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Help & Information

Transition – The Next Step

Transition marks a period of time between experiences, movements or changes in a person’s life, such as, starting secondary school or college. Your transitions can be sudden or gradual and last for different periods of time.

Although transition is a time of change and can be both exciting and challenging, it can also be an anxious time for you.

Examples of Transition

All young people will go through a number of the following transitions:

  • Starting Nursery School
  • Separation from Parents
  • Making Friends
  • Starting Primary School
  • Starting Junior School
  • Changing Friends
  • Change of Teacher
  • Change of Head Teacher
  • Changing School
  • Moving to Secondary School
  • First Exams
  • Moving Through Different Year groups
  • Advancing to College/University
  • Moving to a New Home
  • Moving to a New Area/Country
  • Diagnosis of Illness
  • Dealing with Bereavement
  • Divorce/Separation of Parents
  • New Siblings
  • New Step-Parents
  • Moving into Foster Care
  • Entering Care
  • First Sexual Experience
  • Coming Out as Gay or Lesbian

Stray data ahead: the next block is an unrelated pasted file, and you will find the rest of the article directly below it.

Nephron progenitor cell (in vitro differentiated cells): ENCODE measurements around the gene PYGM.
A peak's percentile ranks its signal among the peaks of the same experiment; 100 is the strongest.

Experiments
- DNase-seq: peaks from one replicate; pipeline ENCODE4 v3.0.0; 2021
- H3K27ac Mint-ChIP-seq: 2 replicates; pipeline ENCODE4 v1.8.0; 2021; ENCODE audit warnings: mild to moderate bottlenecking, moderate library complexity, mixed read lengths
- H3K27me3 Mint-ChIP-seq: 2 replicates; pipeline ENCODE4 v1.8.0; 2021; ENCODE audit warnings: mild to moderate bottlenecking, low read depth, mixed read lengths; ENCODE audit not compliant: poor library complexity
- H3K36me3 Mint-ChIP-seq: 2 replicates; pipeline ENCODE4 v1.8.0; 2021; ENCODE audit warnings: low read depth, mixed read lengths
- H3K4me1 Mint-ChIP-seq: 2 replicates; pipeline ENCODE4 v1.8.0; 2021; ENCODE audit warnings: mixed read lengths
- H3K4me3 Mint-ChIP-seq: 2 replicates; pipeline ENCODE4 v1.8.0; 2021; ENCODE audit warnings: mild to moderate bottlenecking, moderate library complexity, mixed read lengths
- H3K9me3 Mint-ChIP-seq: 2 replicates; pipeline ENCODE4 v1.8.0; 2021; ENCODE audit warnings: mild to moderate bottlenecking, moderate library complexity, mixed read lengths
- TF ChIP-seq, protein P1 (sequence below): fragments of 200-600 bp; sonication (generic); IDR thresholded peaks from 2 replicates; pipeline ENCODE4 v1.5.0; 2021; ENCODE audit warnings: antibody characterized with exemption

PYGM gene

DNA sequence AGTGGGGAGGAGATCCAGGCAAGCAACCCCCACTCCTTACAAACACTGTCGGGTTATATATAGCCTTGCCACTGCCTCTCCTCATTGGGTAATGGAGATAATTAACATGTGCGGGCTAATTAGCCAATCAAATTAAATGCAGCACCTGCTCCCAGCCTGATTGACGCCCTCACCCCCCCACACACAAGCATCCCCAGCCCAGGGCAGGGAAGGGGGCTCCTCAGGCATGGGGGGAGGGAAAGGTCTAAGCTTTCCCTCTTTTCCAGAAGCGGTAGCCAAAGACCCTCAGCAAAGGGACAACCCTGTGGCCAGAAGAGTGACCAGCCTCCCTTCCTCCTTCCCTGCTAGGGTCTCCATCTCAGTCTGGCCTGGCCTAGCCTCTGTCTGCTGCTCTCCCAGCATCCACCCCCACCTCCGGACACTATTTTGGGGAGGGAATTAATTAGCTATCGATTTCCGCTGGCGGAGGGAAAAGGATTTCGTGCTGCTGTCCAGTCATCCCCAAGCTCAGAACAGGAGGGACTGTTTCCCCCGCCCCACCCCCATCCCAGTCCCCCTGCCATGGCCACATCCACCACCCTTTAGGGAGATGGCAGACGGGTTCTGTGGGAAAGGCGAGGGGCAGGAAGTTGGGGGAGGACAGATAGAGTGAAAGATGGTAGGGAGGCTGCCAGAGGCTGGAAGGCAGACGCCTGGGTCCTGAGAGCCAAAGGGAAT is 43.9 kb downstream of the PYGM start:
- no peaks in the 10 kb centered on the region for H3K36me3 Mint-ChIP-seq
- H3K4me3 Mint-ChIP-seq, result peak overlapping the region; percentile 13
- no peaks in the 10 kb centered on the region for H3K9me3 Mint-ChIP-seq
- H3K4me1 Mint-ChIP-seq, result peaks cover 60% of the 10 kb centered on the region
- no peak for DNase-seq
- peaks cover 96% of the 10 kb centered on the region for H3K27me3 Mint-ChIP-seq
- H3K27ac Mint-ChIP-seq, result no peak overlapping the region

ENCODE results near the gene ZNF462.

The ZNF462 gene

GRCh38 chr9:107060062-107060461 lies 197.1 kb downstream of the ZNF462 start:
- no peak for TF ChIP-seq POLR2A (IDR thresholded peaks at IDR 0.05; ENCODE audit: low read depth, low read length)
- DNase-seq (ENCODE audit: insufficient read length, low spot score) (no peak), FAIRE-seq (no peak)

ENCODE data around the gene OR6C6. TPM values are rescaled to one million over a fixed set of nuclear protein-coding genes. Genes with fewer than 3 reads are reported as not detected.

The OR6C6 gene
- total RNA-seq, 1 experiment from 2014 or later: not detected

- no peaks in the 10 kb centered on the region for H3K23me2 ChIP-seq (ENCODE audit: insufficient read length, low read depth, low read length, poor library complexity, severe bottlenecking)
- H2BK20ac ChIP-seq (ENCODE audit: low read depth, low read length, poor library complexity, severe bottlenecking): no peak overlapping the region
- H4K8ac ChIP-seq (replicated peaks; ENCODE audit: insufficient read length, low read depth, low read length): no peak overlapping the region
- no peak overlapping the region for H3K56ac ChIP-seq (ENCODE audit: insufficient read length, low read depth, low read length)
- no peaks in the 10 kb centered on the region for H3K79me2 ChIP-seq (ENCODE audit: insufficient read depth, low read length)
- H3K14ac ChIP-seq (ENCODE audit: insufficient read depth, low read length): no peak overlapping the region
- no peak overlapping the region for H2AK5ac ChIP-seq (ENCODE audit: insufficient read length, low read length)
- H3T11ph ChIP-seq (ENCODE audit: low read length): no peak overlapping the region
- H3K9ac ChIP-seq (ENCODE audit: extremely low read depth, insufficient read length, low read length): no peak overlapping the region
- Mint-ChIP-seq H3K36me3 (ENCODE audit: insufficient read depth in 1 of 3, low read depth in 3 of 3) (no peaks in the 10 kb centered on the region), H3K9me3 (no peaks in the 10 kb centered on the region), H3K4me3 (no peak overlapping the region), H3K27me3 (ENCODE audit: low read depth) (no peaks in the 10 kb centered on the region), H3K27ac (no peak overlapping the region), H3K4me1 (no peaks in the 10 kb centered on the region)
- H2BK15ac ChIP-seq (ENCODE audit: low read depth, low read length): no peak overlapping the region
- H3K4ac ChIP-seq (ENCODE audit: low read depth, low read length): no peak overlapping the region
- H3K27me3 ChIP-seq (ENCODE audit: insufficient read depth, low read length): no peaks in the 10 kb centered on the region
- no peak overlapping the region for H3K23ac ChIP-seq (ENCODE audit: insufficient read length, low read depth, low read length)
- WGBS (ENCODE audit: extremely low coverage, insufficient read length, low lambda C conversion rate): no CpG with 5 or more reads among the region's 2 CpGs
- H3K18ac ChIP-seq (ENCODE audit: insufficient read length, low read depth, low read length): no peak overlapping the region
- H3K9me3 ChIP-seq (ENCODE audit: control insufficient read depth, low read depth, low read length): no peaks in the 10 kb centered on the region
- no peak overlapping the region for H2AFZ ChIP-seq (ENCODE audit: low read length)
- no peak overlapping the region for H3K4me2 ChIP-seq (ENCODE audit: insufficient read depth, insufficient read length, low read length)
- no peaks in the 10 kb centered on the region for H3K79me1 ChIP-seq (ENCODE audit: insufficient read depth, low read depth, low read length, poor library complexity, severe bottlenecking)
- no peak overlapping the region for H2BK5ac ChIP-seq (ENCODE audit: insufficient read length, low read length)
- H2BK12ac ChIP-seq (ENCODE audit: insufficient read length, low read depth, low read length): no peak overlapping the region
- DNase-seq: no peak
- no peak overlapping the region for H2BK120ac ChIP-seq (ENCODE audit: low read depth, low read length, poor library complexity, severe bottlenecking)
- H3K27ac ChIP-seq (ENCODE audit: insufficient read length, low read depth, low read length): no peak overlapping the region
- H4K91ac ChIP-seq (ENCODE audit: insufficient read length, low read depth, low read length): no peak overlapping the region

• Living with the Illness of a Family Member
  • Going Through Puberty
  • Coping with a Long Term Medical Condition

We all experience different feelings when we contemplate change and the excitement and curiosity of change can be spoiled by feelings of uncertainty, anxiety and fear. These feelings are completely normal and it is important you ask for help and support.

Transitioning to Secondary School

Throughout life, you may find yourself going through a number of ‘transitions’ but it is usually when you begin secondary school and you move from the familiarity of  your primary school into the uncertainty of unfamiliar places and people!  Secondary schools are places of change and changes in the school environment can make you feel ‘wobbly’ and anxious.

  • Classes are larger
  • The school environment is much bigger
  • No personal desks
  • Teachers are subject specific
  • You independently travel to school
  • There is a greater volume of homework
  • There is a  need for greater organisational skills and meeting deadlines
  • You have to make career choices at a time when you may not feel ready

Key Transition Anxieties

  • Negotiating the way around school – you may get lost and this may result in being late for class
  • Meeting new people
  • Meeting new teachers
  • Learning about the rules of the school – there are usually a lot!
  • Learning the names of your new teachers and their expectations and styles of teaching
  • Learning about the timetable and the appropriate books and resources required
  • Carrying equipment around all day – no central place to return to – therefore increasing the chances of losing your things or not taking the correct stuff to your next class
  • Coping with change determined by others not you
  • Independently organising your work and managing your own timetable
  • Coping with more physical PE and games lessons
  • At break times there is less supervision from teaching staff
  • Coping with new topics you have not studied before
  • Concerns about bullying